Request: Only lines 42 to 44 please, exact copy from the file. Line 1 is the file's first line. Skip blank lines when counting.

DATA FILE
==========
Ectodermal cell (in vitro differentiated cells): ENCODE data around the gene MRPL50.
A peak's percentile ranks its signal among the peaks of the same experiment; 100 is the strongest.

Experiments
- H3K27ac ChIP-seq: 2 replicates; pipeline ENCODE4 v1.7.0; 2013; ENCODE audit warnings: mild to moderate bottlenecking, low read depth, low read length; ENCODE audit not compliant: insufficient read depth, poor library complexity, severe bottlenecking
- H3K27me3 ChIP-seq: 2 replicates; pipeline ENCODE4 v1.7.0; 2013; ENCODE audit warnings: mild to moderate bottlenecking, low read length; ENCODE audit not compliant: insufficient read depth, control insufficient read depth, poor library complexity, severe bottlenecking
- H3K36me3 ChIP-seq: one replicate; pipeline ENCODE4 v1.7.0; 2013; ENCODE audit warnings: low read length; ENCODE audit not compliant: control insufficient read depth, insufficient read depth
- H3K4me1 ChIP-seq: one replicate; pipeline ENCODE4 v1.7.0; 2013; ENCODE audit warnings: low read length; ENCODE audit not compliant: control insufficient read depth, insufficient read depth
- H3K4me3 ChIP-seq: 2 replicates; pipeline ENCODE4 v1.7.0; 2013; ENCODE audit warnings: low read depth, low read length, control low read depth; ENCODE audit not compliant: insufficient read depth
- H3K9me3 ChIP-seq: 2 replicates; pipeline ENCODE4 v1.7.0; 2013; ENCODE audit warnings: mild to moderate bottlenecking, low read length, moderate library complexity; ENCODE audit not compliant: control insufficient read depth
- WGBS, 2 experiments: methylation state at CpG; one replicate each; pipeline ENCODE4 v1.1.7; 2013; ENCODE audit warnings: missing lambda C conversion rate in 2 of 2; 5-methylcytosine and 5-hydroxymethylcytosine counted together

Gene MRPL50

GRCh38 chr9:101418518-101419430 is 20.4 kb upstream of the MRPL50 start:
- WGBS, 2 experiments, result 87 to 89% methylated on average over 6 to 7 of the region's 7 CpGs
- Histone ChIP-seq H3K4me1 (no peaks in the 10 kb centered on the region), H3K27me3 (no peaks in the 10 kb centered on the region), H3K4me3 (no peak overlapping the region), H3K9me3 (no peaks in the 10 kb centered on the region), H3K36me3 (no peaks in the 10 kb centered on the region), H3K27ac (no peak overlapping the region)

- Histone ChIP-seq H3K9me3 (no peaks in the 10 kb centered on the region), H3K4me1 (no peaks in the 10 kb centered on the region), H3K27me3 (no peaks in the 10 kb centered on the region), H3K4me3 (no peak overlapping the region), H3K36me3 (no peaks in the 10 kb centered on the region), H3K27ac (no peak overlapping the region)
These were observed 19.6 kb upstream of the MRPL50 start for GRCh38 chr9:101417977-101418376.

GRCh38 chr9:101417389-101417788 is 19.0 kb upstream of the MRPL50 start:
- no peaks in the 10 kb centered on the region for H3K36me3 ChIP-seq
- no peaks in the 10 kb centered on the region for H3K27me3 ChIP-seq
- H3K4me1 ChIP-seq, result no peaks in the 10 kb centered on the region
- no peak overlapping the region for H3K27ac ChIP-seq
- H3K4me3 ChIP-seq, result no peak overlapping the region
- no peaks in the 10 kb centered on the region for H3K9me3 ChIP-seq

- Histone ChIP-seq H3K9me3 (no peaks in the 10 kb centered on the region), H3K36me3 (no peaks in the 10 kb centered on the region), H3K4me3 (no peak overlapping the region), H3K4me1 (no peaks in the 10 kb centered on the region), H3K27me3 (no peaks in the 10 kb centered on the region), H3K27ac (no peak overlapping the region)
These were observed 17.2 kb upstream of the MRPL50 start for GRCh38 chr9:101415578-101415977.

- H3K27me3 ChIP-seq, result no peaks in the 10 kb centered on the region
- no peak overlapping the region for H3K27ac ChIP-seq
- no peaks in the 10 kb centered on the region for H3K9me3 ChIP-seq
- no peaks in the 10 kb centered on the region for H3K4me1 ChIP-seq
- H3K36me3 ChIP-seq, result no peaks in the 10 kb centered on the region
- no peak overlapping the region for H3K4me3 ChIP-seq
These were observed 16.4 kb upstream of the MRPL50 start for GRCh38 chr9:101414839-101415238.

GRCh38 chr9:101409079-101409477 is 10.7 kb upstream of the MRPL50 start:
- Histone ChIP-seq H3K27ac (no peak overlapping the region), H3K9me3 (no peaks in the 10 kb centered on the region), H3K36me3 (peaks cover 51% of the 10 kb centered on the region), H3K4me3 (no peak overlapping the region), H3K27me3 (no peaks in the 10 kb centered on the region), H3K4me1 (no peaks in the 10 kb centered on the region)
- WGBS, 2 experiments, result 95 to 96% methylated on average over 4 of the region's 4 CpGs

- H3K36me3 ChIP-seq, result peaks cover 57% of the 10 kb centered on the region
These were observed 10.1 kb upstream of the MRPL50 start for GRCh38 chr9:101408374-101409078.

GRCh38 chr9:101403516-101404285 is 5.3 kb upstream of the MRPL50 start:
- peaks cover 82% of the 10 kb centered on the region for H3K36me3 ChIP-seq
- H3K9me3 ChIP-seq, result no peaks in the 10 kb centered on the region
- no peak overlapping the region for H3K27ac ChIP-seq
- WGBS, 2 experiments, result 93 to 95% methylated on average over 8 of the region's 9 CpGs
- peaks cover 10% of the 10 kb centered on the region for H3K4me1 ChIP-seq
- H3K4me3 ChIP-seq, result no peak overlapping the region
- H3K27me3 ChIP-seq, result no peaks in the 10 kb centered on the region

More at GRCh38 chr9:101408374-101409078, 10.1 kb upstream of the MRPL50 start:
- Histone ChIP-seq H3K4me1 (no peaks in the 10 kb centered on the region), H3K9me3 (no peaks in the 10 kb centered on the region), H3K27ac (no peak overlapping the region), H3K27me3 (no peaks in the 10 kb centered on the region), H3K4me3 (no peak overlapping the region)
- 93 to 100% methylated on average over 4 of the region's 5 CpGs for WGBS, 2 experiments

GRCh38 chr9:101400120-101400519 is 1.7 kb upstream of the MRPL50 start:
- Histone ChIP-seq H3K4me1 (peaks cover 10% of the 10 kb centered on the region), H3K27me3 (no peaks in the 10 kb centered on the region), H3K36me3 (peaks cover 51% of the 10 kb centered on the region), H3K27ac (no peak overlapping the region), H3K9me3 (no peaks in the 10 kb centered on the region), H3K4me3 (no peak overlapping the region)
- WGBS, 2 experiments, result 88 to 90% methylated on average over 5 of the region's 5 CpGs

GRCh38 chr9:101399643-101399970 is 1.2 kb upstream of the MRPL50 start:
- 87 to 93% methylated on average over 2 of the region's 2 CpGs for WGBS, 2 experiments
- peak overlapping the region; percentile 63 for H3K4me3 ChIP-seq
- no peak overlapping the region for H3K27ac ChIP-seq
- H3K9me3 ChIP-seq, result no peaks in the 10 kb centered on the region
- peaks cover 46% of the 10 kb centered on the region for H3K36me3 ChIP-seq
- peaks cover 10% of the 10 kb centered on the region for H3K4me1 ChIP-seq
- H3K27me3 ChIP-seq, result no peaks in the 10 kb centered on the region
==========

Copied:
- WGBS, 2 experiments, result 93 to 95% methylated on average over 8 of the region's 9 CpGs
- peaks cover 10% of the 10 kb centered on the region for H3K4me1 ChIP-seq
- H3K4me3 ChIP-seq, result no peak overlapping the region